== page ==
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Article

Charles Bartlett

The lex Ovinia, or more properly, the plebiscitum Ovinium, is a plebiscite that transferred the power to determine membership in the Roman Senate from the consuls or chief magistrates to the censors. Its date is uncertain, but it was probably passed in or just before 318bce, when evidence of its effect is first seen. The lex Ovinia therefore postdates the lex Valeria Horatia (see lex Valeria de provocatione) of 449bce, which had stipulated that plebeian legislative enactments applied equally to patricians as to plebeians (see plebs). Nevertheless, the patriciate apparently disapproved of the legislative authority invoked in the case of the lex Ovinia, objecting to the use of a plebiscite to address such an issue, although it seems not to have opposed the provisions of the law. A later lex Hortensia of 287/6bce, another plebiscite which decreed forcefully that such acts by the concilium plebis should bind the entire populace, seems to have settled this issue.

Article

Jacob Giltaij

The lex Papia Poppaea was enacted in 9 ce by the suffect consuls, M. Papius Mutilus and Q. Poppaeus Secundus, probably on the initiative of the Emperor Augustus. The law complemented, supplemented, and enhanced the provisions of the lex Iulia de maritandis ordinibus (the law of Augustus concerning the regulation of marriage, enacted in 18 bce). The two laws, referred to jointly as the lex Iulia et Papia, had the primary effect of obliging all Roman citizens to marry and have (legitimate) heirs.There are several pre-Justinian sources in which the lex Papia Poppaea is treated separately from the lex Iulia de maritandis ordinibus. For example, in Gaius, Institutes 2.286a, the lex Papia Poppaea is said to have determined that those who did not have children (orbi) would lose half of their estates and legacies upon death. Moreover, Gaius indicated that the lex increased the rights of patrons in the case of the death of their freedmen, providing them with an equal share irrespective of whether the freedmen had left a will (.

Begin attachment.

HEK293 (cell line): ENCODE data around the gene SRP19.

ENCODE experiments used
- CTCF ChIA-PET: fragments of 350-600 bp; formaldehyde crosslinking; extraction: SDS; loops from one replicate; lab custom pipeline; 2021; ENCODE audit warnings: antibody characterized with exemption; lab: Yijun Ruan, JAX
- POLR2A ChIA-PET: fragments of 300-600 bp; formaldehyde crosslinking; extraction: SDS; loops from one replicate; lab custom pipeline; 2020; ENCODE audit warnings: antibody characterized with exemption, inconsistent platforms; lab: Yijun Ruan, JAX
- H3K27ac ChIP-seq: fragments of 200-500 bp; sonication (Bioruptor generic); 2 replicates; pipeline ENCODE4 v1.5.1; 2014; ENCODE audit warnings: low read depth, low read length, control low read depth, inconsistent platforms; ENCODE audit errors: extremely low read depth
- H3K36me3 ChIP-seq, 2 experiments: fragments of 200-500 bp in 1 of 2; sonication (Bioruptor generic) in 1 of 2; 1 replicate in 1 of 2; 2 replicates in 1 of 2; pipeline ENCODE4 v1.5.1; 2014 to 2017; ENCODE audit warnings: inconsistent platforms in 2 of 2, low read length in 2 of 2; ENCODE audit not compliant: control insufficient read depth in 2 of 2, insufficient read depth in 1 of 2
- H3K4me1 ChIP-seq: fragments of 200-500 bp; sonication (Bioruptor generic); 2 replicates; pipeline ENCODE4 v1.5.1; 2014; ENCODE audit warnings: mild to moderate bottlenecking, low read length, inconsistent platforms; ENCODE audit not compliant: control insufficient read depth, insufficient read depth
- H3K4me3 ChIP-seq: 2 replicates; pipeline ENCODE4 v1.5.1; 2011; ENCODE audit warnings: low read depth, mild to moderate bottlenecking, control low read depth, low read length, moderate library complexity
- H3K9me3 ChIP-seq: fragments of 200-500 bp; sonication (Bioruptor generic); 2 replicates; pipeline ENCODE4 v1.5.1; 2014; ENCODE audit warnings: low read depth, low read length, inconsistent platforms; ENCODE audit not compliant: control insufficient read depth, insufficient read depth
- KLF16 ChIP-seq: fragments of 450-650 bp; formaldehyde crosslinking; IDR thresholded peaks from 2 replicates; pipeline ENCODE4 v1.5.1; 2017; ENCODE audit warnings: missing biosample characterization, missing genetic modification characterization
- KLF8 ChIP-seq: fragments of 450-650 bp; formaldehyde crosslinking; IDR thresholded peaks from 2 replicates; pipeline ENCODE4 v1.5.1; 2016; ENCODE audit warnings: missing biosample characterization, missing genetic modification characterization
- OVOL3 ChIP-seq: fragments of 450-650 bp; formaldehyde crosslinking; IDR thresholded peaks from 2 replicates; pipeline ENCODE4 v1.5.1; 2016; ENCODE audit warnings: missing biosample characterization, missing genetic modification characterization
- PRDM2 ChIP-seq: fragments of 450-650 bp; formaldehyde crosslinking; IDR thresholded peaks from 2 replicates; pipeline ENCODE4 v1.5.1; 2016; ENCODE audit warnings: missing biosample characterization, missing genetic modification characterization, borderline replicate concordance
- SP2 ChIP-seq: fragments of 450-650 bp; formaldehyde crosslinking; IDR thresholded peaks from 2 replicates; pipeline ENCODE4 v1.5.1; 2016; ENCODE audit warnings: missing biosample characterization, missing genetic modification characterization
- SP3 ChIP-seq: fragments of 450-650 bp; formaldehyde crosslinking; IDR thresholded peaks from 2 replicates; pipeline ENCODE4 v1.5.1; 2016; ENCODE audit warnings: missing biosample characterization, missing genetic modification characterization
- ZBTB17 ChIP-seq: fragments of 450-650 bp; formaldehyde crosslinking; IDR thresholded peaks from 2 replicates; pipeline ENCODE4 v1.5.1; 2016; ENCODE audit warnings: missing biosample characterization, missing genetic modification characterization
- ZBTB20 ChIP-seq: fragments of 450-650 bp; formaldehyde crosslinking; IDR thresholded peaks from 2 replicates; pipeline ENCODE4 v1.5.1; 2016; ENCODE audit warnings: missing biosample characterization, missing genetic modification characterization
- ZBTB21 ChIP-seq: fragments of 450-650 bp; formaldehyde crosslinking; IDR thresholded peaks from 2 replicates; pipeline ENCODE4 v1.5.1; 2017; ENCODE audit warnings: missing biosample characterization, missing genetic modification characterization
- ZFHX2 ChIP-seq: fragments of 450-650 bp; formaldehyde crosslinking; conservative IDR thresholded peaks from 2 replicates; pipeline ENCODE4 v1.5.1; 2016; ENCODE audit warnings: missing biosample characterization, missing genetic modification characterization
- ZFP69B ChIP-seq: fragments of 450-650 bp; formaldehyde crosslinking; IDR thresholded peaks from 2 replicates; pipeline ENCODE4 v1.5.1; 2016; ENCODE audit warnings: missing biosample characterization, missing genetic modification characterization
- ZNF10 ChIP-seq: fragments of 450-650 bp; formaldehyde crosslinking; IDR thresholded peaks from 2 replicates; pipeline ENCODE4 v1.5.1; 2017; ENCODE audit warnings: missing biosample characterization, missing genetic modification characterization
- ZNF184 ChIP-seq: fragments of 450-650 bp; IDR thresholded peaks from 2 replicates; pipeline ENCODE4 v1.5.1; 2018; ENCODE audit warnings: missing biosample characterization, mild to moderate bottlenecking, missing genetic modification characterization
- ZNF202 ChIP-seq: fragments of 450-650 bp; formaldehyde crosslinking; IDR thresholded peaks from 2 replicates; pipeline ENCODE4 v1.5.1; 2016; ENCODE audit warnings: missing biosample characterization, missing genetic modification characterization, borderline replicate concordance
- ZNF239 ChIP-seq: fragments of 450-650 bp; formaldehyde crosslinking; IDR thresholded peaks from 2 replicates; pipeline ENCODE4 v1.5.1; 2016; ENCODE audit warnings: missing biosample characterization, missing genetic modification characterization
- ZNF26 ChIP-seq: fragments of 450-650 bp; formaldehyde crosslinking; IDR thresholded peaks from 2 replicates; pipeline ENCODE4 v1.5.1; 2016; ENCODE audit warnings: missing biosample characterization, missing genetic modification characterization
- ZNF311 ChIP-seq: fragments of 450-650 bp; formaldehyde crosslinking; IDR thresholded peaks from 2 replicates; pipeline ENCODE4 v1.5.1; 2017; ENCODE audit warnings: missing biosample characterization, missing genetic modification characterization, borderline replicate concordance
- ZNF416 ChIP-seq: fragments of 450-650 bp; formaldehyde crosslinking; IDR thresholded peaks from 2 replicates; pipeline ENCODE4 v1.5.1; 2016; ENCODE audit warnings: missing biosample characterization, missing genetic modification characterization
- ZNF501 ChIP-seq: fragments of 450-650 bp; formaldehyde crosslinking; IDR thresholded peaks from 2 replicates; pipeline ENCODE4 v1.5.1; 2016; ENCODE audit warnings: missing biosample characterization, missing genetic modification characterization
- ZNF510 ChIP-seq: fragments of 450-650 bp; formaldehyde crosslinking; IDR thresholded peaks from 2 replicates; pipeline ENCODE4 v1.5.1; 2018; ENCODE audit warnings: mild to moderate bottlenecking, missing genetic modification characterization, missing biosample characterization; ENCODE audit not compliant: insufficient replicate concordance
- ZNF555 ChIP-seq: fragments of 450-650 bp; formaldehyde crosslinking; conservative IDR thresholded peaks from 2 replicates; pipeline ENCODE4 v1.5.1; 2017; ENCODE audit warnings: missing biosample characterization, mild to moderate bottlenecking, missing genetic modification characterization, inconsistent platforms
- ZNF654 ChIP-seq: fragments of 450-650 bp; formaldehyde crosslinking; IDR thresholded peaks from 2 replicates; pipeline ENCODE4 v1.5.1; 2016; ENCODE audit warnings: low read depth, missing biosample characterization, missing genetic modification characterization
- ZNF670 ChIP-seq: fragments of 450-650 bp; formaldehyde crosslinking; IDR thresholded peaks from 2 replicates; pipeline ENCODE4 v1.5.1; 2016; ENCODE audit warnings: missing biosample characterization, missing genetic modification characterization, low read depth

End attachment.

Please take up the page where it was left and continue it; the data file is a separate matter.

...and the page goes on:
Article

Peter Candy

The lex Laetoria (or Plaetoria) was a law of the late 3rd or early 2nd century bce that gave special protection to minors. The law gave an action against persons who were alleged to have fraudulently induced a minor to enter into a transaction. The praetor built on this protection by allowing a defence to be raised on the basis of the law. By the late Republic, the praetor had also stated in his Edict that he would grant a remedy known as in integrum restitutio to minors who had been taken advantage of. The practice of minors using curators to reassure potential creditors that they were entering into transactions on sound advice was formalised by the emperor Marcus Aurelius. By the post-classical period, the rules concerning the protection of minors (cura minorum) became closely assimilated to those concerning guardianship (tutela).The lex Laetoria (or .

Article

Saskia Roselaar